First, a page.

The Inevitable Outcome

Yesterday, I was in Slayton, Minnesota (pop. 2,000) talking to a large group of community leaders. It was inspiring to see so many people who were concerned about the future of rural America and how dedicated they were to improving that future.

During the much-needed breaks in the day-long meeting, the hot topic revolved around Worthington, MN- a town of 11,000 or so about 30 miles south of Slayton. Worthington is home to one of the area's largest employers- a Swift meatpacking plant. Many scorn such plants, but they do provide substantial income to the area; just maybe not as much as they should.

On Tuesday, it was announced the Swift meatpacking company was purchased for $225 million. Cash. By a Brazilian company. This was the topic du jour in Slayton, and there was general surprise that a Brazilian company could buy out one of the top meatpackers in the United States. From the Greeley Tribune (where Swift is currently headquartered):

A South American company has bought Greeley-based Swift & Co., which could make the operation the largest beef processor in the world.

Swift, the world’s third largest processor of fresh beef and pork products, was sold Monday for $225 million in cash to JBS Friboi, Latin America’s biggest beef processor, which also will assume some $1.2 billion in Swift debt and transaction expenses.

Even more distressing was the news that JBS Friboi is not particularly interested in the US operations of Swift. They really want Swift's Australian operation, which can export to Asia, a serious growth market. Currently, Brazilian beef cannot be exported to Asia due to the existence of hoof and mouth disease in Brazil. That disease has been eradicated in Australia. Here's the JBS CEO:

Acquiring Swift ``is a major step for our group in establishing a global presence,'' Batista said in a statement. ``More importantly, Swift will provide us with access to the Pacific region.''...

Analyst Jonathan Feeney:

``Swift Australia clearly was too important for JBS to pass up, with a once-in-a-lifetime chance to access Pacific markets where most of the world's population growth is happening,'' he said.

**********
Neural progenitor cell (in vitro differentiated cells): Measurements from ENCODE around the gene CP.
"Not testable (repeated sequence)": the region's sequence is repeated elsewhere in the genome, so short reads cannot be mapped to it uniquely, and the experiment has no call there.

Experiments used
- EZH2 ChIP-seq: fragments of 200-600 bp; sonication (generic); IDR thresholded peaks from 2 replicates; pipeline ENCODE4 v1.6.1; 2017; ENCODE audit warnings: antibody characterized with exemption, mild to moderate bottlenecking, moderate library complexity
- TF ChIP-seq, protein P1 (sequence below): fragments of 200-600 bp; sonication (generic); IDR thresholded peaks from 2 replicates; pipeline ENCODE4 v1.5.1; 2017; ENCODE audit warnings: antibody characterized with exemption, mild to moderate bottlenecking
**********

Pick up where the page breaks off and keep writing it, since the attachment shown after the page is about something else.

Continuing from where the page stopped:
Of course, JBS Friboi made all the appropriate noises about keeping plants open, but in their press release is this line:

Swift would retain its organizational identity, customer and supplier relationships and substantially all of its employees and leadership team

Substantially. Huh.

This is the inevitable result of globalizing our food system. We already have processed food with tens (if not hundreds) of ingredients that nobody knows the origin or quality of. Who knows how many countries are involved in the production of an average TV dinner? This is what happens when you treat food as just another commodity to be freely traded around the world. Jim Harkness, President of the Institute for Agriculture and Trade Policy, says it better than I can in a recent editorial:

Our food system's increasing dependence on imports is no accident. Import dependency is a defining characteristic of an industrial food model driven by U.S. farm and trade policies over the last half century on behalf of agribusiness. U.S. farm policy has encouraged the mass production of only a few cheap crops largely used as food ingredients, animal feed and exports. U.S. trade policy has aggressively pushed for the removal of trade barriers paving the way for the global food trade.

This is free-trade economics at work. We shouldn't be surprised. Free trade is neither inherently evil nor inherently good, but let's be honest about where our current policies are taking us. If we continue down the path we're currently on, consolidation and concentration of food processing and production is the inevitable outcome.

And in fact, if you ask mainstream agriculture economists, they are completely honest. Erica Rosa, an ag economist with the Livestock Marketing Information Center in Denver:

"Given the economy and the nature of that type of industry, it is something that we will see come more and more," predicted Rosa.

But Rosa isn’t alarmed. She compared the macro-economic forces driving global meat packing consolidation with those that have driven consolidation within the auto industry.

"Consolidation is something that is not unfamiliar in any type of industry," Rosa explained.

Speaking for myself, I am alarmed. I'm alarmed at allowing the same macro-economic forces that drive the auto industry to control the future of an industry responsible for providing the food that literally keeps us alive.

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